Each collection or series of artwork is my way of stating, “Hey, these works are grouped around this theme. I have my own reasons for this. I see the through-lines. What do you see? I invite you to reflect on how the works relate to the theme. I invite you to make meaning too.”

Sometimes, I think there are answers here. Other times, I think there are only questions.

But what is more transformative than a question? What is a more powerful aid in finding our way in this world than a question?

It’s distinct from overthinking, which is a whole other beast. As psychologist Dr. Nicole LePera writes, “The mind over-thinks when the body is dysregulated.”

I like the idea of distinguishing it this way - active mind vs scared mind.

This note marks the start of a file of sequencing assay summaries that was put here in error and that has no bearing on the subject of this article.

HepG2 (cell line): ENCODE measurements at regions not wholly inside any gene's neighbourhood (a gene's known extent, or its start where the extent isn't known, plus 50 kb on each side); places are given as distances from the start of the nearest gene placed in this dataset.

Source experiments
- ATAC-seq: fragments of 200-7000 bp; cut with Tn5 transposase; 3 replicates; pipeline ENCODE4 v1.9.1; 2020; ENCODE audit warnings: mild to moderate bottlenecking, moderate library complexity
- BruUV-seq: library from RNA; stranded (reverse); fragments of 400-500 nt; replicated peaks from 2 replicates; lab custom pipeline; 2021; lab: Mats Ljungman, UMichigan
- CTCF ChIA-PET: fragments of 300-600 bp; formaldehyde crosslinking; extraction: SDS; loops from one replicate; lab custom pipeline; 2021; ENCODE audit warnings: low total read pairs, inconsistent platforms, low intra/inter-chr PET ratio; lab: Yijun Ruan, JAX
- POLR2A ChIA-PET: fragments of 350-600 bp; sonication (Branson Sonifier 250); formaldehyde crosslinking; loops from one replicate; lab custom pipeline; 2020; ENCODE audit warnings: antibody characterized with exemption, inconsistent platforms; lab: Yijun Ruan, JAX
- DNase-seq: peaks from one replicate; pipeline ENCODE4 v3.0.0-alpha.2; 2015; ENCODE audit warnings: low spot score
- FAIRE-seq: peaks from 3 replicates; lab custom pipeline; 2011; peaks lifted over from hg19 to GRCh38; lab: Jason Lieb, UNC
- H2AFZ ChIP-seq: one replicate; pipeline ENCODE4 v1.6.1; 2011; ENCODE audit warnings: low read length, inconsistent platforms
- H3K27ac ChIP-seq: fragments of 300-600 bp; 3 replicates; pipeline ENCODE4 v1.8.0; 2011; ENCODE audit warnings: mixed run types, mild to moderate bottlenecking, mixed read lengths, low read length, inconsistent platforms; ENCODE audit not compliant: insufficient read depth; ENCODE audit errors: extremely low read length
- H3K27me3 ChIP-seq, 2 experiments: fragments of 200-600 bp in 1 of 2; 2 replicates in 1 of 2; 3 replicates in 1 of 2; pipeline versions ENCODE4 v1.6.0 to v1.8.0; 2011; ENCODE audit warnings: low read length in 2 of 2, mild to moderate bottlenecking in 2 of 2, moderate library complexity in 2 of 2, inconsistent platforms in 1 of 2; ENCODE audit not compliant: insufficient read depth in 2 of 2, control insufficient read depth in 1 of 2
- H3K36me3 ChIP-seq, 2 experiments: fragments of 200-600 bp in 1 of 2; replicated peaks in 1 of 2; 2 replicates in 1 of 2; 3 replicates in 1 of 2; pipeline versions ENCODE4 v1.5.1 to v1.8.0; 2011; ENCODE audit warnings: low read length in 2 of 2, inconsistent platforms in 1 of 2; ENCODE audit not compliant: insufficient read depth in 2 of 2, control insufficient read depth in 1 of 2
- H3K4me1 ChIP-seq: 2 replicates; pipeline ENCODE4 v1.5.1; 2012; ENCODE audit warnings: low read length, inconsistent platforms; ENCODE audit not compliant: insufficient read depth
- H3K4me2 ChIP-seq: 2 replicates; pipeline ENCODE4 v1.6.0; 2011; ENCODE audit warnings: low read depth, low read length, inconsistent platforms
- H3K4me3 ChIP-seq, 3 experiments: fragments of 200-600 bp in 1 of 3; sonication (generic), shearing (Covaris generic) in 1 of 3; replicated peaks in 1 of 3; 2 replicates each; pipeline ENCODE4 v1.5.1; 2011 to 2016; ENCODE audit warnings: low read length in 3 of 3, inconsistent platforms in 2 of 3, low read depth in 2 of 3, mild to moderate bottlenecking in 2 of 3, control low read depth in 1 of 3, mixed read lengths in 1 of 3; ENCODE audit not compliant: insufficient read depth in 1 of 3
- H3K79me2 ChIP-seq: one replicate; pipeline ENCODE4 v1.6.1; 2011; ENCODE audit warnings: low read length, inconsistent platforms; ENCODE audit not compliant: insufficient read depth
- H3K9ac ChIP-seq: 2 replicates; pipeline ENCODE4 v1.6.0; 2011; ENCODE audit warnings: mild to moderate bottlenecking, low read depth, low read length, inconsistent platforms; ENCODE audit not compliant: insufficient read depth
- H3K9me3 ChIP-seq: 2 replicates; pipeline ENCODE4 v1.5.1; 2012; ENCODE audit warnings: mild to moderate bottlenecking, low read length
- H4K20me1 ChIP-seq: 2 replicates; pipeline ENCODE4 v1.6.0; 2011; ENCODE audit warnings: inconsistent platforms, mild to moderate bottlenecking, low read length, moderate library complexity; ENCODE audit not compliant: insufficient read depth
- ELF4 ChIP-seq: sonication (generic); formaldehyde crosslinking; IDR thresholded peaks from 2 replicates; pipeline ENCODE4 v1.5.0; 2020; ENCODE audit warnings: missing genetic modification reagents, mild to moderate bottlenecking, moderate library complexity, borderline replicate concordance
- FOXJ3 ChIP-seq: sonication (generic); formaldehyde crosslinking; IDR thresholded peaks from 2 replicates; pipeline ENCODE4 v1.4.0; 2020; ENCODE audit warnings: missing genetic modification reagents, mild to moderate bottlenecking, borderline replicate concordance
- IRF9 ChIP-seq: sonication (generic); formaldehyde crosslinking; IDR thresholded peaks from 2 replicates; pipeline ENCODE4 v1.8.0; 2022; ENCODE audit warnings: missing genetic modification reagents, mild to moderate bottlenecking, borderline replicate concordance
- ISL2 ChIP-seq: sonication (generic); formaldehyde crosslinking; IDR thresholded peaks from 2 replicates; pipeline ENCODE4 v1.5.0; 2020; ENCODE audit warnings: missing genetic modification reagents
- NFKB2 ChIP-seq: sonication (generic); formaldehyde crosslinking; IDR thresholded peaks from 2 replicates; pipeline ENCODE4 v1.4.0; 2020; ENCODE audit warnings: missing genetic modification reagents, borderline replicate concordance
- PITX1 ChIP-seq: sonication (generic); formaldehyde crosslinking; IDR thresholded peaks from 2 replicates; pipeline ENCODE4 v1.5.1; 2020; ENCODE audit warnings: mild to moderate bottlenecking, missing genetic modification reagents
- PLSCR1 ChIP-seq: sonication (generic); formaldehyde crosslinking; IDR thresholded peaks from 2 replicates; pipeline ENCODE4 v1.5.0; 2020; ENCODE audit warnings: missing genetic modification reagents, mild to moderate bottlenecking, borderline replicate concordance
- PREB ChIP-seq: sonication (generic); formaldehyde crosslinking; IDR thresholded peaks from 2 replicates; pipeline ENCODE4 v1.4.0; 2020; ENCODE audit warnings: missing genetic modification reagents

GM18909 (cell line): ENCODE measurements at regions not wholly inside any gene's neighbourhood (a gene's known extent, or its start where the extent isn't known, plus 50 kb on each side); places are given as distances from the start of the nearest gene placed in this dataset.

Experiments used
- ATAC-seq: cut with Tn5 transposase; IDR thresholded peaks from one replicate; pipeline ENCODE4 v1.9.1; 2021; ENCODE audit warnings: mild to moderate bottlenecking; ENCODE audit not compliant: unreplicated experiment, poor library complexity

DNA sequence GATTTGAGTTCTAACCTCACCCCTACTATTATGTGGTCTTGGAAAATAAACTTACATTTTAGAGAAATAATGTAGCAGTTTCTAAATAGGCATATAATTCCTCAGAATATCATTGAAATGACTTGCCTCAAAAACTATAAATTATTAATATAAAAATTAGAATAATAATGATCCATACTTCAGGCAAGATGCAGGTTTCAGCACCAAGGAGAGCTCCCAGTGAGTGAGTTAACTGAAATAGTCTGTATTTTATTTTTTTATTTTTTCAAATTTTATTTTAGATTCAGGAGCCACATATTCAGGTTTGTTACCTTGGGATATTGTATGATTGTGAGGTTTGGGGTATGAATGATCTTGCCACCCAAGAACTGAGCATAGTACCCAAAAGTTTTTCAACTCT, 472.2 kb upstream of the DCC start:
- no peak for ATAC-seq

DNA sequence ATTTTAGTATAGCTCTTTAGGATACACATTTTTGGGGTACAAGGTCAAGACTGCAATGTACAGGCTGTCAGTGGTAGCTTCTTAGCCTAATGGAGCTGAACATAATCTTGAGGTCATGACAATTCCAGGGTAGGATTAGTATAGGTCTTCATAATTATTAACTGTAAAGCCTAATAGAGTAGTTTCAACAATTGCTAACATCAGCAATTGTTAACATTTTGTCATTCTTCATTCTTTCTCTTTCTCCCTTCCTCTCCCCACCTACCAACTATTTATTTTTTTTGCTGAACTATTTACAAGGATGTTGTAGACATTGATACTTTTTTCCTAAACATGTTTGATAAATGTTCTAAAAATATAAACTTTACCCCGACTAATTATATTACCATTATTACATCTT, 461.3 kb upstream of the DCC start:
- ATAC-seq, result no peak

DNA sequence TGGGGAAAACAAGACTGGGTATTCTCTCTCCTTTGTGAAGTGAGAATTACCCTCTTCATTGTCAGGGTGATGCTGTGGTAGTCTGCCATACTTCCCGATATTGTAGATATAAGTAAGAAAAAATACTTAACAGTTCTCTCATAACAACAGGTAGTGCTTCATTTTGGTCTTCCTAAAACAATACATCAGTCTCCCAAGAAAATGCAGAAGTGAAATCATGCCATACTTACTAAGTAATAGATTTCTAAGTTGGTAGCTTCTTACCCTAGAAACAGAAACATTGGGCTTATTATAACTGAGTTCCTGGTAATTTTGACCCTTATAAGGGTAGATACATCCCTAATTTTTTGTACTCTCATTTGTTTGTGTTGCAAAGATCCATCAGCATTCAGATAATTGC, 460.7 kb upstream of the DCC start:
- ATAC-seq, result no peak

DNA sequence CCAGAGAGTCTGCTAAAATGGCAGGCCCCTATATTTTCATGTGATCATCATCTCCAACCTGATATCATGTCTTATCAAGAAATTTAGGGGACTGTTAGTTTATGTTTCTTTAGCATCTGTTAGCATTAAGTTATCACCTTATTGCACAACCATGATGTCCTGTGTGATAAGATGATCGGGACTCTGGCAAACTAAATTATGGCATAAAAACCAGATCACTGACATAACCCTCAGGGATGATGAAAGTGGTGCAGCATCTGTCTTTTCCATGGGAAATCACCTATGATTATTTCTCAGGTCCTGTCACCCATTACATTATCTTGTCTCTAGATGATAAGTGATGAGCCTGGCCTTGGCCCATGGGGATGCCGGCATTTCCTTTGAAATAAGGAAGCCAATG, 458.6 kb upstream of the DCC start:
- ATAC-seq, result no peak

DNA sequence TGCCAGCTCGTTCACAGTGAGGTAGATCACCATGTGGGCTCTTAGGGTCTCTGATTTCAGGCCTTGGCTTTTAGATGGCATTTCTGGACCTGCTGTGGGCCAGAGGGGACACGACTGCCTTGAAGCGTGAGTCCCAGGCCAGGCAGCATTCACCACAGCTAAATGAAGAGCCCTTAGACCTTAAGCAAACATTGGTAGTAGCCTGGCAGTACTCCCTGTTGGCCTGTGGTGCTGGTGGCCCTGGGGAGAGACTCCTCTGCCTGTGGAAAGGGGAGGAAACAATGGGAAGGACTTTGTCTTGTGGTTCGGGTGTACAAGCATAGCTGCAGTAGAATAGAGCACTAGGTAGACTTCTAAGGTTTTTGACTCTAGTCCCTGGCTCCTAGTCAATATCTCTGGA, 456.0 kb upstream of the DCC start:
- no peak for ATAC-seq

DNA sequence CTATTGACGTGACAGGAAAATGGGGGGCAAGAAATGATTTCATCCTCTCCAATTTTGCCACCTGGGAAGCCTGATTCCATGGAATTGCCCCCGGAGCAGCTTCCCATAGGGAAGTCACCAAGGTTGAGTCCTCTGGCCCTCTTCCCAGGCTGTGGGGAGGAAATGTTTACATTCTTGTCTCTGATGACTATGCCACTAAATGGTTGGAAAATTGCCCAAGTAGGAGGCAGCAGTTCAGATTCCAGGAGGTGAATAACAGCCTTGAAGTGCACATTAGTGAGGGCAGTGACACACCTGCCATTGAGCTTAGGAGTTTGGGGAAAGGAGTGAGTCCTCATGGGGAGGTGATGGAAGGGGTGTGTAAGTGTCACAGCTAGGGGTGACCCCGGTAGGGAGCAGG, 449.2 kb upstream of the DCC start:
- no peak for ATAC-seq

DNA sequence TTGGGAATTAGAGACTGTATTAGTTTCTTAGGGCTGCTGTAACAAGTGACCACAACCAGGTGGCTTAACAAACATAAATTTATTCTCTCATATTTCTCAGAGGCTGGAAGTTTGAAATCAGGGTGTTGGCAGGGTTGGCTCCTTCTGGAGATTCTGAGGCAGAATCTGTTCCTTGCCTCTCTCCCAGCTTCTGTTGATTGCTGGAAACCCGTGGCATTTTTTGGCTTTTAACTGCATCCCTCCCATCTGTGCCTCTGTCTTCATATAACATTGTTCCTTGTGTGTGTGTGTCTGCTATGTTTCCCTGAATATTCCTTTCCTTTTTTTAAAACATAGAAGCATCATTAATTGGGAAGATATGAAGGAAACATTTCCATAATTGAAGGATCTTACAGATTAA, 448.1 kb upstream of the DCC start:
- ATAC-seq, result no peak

The scared mind asks, “What if? Oh no, what if this other thing? Oh but if that’s a possibility, I haven’t even thought of that and the other thing and the other thing and so on.”

It’s a false sense of urgency, of feeling like you’re figuring something out. When really you’re just searching for a thread of certainty to cling onto.

Active mind is observing, sitting in the uncertainty and relishing the openness, not needing an answer, content to search.

I can feel the difference when I’m in one mode or the other.

It’s my scared mind that runs around, asking hurriedly between gasps, “Oh how will you make something of your pain? There must be a way. Let’s find it now. Okay, now … oh wait, but what about …”

And then, I feel all mixed up and turned around.

It’s my active mind that looks at the sky and wonders, “Hmm. What do I do with my story? What does it mean to be human? To be wild? To be alive?”

It’s not about finding answers. It’s a meditation. It’s a practice of delving into what matters to me, diving into the deep end, and just letting myself hang out there for a while.

It’s floating.

Digging has its place. Brick-laying has its place too. And so does floating.

With layers,

Nicole Sylvia Javorsky